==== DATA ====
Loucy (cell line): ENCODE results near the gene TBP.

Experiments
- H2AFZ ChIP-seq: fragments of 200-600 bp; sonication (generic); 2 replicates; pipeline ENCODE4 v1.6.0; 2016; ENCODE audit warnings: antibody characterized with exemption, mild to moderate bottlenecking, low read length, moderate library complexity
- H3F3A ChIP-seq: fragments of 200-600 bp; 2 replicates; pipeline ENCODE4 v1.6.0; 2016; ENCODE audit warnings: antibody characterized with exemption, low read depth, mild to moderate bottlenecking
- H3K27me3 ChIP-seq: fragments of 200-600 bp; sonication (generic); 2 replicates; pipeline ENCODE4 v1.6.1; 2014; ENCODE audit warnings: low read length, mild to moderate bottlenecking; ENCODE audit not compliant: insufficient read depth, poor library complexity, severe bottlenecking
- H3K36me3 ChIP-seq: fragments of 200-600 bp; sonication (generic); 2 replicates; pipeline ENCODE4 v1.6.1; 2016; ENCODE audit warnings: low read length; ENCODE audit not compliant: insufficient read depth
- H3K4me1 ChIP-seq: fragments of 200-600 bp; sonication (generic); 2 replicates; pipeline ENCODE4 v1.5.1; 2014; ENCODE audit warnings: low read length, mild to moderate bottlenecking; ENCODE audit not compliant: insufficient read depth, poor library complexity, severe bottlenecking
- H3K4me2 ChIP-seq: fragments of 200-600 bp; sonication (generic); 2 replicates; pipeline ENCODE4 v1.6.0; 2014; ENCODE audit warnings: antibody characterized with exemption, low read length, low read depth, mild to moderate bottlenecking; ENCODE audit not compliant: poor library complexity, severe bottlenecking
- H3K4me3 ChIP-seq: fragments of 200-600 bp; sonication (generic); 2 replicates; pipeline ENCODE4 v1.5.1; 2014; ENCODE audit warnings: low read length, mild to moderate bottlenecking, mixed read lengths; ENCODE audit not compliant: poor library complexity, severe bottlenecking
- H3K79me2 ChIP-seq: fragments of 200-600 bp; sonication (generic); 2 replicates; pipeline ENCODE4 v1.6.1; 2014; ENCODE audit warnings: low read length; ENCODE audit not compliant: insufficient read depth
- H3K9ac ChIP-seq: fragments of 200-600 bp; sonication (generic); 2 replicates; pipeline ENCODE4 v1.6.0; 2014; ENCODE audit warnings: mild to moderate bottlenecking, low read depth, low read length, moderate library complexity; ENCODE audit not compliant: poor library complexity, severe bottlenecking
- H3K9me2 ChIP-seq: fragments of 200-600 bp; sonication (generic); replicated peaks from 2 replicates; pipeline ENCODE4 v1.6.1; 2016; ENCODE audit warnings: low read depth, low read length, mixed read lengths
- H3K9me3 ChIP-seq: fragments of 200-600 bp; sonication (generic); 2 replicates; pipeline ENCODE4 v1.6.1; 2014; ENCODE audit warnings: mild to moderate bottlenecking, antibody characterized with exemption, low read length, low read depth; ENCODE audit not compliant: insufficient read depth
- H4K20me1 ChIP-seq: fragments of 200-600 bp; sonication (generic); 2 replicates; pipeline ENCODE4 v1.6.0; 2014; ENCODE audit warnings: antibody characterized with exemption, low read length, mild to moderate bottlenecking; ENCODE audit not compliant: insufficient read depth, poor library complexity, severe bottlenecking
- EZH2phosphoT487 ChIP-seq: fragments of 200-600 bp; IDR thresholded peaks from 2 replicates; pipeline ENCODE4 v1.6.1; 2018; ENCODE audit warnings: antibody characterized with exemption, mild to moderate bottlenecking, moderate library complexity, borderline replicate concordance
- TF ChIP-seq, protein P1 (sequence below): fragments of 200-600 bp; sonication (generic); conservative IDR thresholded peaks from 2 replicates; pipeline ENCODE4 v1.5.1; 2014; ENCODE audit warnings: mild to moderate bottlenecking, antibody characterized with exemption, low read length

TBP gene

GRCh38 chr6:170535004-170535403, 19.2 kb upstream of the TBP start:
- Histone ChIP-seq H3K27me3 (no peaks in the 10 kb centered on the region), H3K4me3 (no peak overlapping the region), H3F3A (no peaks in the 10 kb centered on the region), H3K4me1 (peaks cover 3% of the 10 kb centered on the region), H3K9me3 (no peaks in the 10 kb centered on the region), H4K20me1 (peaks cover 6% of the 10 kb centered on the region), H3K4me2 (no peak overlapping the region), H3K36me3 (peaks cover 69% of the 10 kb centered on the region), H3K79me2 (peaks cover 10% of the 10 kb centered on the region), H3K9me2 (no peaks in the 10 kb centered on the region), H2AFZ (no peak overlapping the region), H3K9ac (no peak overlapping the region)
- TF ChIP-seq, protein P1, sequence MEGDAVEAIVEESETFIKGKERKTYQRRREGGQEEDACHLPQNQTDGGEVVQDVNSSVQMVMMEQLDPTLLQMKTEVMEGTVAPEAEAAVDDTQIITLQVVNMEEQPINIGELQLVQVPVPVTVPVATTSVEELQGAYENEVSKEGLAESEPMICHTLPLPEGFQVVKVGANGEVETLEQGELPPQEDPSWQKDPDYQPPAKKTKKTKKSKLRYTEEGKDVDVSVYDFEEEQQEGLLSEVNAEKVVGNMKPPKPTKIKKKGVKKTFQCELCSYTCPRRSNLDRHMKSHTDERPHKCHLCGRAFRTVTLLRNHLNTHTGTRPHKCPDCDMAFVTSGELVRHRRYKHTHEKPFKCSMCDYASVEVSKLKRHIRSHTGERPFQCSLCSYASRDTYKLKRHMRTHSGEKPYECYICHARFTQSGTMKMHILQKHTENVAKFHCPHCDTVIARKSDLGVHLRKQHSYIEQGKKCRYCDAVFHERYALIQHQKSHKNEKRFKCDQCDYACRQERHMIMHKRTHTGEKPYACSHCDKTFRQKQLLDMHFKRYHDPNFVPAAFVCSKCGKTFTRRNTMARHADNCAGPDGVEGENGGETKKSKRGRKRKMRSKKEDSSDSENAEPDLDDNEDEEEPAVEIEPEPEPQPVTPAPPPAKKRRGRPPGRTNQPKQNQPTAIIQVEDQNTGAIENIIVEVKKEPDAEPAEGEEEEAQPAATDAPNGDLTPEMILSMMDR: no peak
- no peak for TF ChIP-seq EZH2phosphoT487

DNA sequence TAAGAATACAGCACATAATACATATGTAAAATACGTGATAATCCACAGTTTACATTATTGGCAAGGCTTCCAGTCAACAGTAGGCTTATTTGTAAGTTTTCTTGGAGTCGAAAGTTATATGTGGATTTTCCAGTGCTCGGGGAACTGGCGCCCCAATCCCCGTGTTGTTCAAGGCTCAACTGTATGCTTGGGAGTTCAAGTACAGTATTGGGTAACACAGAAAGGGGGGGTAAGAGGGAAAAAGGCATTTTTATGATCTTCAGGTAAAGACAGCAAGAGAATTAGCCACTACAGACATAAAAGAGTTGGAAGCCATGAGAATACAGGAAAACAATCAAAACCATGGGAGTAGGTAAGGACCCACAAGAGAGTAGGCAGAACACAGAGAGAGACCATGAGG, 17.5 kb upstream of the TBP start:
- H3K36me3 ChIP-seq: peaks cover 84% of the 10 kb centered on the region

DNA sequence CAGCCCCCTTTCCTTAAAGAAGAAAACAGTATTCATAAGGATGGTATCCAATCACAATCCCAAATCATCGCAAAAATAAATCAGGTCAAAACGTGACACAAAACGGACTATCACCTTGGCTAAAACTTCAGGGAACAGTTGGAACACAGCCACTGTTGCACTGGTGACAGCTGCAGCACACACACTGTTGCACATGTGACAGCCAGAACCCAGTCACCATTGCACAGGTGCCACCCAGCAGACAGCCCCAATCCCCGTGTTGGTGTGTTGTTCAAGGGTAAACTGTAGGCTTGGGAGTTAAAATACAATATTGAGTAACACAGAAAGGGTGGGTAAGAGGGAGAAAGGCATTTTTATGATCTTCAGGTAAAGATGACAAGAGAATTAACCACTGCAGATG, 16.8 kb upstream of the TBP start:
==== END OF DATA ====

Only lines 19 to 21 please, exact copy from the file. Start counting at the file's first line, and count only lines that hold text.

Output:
- Histone ChIP-seq H3K27me3 (no peaks in the 10 kb centered on the region), H3K4me3 (no peak overlapping the region), H3F3A (no peaks in the 10 kb centered on the region), H3K4me1 (peaks cover 3% of the 10 kb centered on the region), H3K9me3 (no peaks in the 10 kb centered on the region), H4K20me1 (peaks cover 6% of the 10 kb centered on the region), H3K4me2 (no peak overlapping the region), H3K36me3 (peaks cover 69% of the 10 kb centered on the region), H3K79me2 (peaks cover 10% of the 10 kb centered on the region), H3K9me2 (no peaks in the 10 kb centered on the region), H2AFZ (no peak overlapping the region), H3K9ac (no peak overlapping the region)
- TF ChIP-seq, protein P1, sequence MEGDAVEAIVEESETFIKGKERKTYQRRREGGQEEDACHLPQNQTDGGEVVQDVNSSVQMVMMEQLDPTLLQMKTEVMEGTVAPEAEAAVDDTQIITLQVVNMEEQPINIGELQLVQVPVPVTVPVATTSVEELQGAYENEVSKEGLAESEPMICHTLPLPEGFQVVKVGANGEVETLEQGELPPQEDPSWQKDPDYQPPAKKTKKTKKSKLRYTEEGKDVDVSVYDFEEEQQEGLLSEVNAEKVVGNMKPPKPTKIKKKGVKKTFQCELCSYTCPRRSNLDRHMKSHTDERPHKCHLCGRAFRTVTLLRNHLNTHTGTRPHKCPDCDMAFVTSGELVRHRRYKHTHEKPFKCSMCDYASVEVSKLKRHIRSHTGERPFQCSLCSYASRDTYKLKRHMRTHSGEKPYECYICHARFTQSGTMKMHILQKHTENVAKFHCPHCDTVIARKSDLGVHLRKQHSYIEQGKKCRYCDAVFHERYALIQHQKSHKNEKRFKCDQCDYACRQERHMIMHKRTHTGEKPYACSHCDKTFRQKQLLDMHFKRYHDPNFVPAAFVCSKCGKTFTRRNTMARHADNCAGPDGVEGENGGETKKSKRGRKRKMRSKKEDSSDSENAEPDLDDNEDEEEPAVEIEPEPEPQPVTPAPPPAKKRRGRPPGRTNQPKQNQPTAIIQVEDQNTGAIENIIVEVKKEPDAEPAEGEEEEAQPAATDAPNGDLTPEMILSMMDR: no peak
- no peak for TF ChIP-seq EZH2phosphoT487